NASCAR proving a buyer’s market for sponsors-Jon Flack, JMI

February 10, 2012

By Jon Flack, JMI President and COO

With the 2012 NASCAR season fast approaching, it’s a fitting time to probe the sport from a business perspective. As my colleague Zak Brown pointed out in our last column, it’s been an interesting time for NASCAR’s economic climate with sponsorship deals, such as Red Bull’s involvement in the sport, coming to an end.

Prior to the recession, the rate card across NASCAR, ranging from league to teams to tracks, had reached a record high.

This was demonstrated when the likes of Insurance provider Aflac entered into a $25m+ partnership with Roush-Fenway Racing and Carl Edwards.

We are continuing to see a re-calibration in NASCAR as brands such as UPS, Crown Royal, and Best Buy re-evaluate their marketing mix going forward.  Most sponsors continue to contemplate the right balance between rights fees and the necessary activation budget, to effectively bring to life their partnerships.  Fewer full season primary team sponsors exist today then we have seen previously, but it’s important to note that most sponsors have kept an association with NASCAR though other avenues.

It’s now become a far more complex process with teams having to manage multiple sponsors who individually might have struck deals for a handful of races throughout a lengthy season.

Properties are more flexible while shifting some assets to maintain maximum value back to their sponsors.

Options like this were not always possible or available in NASCAR, but its hand has been pushed to be more versatile and creative.

In fact, it would be fair to say currently the market favours the sponsor; it has become a ‘buyers market’. With price points down, a lower barrier to entry means brands can get into the sport with established names for great value.

This is something we are reiterating in conversations with CMOs; that there is plenty of inventory and high quality drivers to associate themselves with.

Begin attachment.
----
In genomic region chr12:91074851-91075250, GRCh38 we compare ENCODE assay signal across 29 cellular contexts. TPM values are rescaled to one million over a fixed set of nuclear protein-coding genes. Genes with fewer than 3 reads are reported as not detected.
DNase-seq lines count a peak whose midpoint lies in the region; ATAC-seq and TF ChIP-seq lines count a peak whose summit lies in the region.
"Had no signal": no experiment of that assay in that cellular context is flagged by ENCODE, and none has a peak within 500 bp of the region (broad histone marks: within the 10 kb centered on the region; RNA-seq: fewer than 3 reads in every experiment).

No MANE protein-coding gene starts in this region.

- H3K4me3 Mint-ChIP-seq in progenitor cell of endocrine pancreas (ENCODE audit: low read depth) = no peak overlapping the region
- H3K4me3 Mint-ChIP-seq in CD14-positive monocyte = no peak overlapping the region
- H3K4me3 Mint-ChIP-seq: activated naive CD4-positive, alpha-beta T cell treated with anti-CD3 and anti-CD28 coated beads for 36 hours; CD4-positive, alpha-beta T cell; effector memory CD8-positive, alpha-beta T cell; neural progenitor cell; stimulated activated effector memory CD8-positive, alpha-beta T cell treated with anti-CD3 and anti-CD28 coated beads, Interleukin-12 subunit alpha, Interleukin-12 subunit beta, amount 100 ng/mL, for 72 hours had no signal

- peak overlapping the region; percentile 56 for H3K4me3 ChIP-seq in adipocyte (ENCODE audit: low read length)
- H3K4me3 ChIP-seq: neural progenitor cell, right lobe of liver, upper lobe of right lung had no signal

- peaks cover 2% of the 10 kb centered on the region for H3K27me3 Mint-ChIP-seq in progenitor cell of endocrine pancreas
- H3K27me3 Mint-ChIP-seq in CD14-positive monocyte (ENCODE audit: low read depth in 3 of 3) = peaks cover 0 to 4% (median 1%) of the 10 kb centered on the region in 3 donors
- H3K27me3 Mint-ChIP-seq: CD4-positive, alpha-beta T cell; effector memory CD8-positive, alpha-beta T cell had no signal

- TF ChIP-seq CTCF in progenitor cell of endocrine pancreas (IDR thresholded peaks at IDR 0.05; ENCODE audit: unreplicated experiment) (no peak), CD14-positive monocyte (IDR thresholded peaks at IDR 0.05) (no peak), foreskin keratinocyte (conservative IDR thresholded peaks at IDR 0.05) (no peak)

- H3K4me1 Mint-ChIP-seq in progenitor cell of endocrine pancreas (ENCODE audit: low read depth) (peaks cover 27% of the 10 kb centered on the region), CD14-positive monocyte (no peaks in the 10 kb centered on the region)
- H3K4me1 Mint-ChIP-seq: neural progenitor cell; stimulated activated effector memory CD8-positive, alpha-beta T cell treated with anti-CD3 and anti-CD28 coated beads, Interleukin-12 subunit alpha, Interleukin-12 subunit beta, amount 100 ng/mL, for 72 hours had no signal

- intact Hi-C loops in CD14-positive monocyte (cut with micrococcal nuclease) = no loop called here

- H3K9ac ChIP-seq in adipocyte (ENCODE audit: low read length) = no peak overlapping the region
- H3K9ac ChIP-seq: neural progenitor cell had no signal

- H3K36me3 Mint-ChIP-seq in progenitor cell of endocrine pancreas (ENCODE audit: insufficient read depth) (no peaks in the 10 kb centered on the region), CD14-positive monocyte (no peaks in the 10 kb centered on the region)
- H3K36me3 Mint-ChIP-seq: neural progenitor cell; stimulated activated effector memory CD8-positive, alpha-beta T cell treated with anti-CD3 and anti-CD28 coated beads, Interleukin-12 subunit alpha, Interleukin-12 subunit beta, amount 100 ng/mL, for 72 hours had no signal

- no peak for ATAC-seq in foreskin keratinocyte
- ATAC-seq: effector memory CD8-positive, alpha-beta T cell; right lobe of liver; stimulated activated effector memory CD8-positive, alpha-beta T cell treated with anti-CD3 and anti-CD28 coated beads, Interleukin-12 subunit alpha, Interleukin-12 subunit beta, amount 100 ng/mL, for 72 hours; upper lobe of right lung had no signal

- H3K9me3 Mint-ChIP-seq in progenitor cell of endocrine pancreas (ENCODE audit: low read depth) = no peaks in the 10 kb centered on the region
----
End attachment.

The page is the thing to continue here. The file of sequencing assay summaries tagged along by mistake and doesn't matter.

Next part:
The future of the sport looks extremely positive off the back of strong TV viewings for last season’s dramatic Sprint Cup where the affable Tony Stewart took home the title in the very last race, ending the long dominance of Jimmie Johnson. Notably there were significant gains with a younger TV audience demographic.

It still maintains some of the largest single-day events on the schedule in any sport, solidifying its position as the USA’s second most watched sport behind the NFL.

Another positive has to be shown in the confidence of Sprint, a telecommunications company, to extend its series title sponsorship with NASCAR, providing further stability.

It would be naive to think the recession is not a concern for NASCAR, a sport so reliant on brand support. But its continued relevance in the marketplace with consumers provides brands with a way to differentiate themselves from their competitors.


JMI (Just Marketing International) is the global leader in motorsports marketing. JMI leverages its insider knowledge, influence and relationships to deliver creative customized solutions to organizations that seek a differentiator through motorsports sponsorship to drive their business.

JMI is an independent, full-service agency representing corporations in all forms of motorsports worldwide. JMI operates from six offices around the globe and manages more than $300 million in annual motorsports investments.

JMI’s client list comprises leading corporations and brands including Boehringer Ingelheim, Castrol, Crown Royal, DIRECTV, Farmers Insurance, Unilever, GlaxoSmithKline, Johnnie Walker, LG Electronics, UBS, IBM, SUBWAY® Restaurants, UPS and Verizon Wireless.

JMI’s clients participate in all major motorsports series including NASCAR, Formula 1, IZOD IndyCar Series, The World Rally Championship, GRAND-AM, NHRA, FIA GT1 World Championship, and the American Le Mans Series.!/jmiteam

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